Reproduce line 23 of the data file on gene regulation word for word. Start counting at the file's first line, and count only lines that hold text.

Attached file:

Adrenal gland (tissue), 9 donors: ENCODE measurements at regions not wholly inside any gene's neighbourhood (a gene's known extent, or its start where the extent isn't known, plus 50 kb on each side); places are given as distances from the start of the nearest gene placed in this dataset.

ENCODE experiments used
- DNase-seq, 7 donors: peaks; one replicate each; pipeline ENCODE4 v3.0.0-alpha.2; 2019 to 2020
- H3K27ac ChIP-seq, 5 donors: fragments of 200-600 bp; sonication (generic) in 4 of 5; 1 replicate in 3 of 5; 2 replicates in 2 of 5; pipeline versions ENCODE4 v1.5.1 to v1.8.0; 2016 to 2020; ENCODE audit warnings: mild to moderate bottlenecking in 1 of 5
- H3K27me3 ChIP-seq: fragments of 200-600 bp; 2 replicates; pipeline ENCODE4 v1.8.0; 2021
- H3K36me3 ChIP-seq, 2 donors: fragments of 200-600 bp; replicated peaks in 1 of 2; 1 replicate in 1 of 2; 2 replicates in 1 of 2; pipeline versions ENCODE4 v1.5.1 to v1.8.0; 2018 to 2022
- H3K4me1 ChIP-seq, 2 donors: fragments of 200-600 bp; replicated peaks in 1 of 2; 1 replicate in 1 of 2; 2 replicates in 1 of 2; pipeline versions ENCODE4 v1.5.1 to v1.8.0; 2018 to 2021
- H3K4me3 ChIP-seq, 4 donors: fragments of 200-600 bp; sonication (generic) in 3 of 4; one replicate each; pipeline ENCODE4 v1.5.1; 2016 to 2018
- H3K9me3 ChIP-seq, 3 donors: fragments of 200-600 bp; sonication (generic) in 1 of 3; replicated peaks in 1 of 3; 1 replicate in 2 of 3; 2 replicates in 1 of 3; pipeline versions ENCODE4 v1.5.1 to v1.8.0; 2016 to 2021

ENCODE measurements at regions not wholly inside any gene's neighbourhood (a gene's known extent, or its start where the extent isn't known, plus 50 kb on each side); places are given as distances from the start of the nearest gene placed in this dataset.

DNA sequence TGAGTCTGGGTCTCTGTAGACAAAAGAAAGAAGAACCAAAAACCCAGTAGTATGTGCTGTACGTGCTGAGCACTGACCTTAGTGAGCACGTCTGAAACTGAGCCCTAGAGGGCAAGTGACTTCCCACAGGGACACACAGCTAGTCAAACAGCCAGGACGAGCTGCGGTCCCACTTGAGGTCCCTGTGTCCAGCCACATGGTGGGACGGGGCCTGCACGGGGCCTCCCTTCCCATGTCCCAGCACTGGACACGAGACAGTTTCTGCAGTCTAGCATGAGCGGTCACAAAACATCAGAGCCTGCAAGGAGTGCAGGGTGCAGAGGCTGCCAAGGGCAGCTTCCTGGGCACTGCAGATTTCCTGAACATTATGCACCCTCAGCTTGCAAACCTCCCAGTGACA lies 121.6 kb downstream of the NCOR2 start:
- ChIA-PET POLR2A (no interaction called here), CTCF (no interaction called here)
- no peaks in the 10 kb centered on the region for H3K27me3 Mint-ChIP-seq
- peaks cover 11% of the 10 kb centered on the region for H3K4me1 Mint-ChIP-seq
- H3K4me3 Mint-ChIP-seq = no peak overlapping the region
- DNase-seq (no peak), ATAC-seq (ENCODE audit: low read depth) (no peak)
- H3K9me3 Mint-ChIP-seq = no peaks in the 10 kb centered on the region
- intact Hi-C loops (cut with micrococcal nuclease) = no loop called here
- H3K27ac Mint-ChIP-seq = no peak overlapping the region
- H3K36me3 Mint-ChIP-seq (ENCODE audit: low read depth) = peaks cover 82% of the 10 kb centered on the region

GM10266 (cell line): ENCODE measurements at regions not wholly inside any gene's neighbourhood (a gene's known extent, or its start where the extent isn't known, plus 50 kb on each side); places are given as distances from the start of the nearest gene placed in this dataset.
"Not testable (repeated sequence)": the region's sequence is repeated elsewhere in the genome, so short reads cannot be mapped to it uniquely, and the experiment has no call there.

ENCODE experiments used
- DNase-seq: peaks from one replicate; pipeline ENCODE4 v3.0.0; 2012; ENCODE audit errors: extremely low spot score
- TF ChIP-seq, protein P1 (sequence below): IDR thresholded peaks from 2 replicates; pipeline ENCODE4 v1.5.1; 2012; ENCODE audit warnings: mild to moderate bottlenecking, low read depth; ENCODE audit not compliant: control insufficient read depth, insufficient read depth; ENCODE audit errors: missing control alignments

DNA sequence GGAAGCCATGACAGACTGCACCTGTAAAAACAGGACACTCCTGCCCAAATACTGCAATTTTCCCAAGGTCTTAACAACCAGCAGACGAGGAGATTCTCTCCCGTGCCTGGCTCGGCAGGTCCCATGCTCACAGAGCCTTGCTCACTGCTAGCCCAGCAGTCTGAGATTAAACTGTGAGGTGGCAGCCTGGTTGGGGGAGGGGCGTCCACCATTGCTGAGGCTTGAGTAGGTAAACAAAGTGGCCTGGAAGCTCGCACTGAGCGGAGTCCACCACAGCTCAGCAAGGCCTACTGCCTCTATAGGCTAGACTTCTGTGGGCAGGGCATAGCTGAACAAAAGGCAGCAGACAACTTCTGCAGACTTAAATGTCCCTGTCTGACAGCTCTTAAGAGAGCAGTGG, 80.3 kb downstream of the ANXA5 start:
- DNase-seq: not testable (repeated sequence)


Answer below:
ENCODE experiments used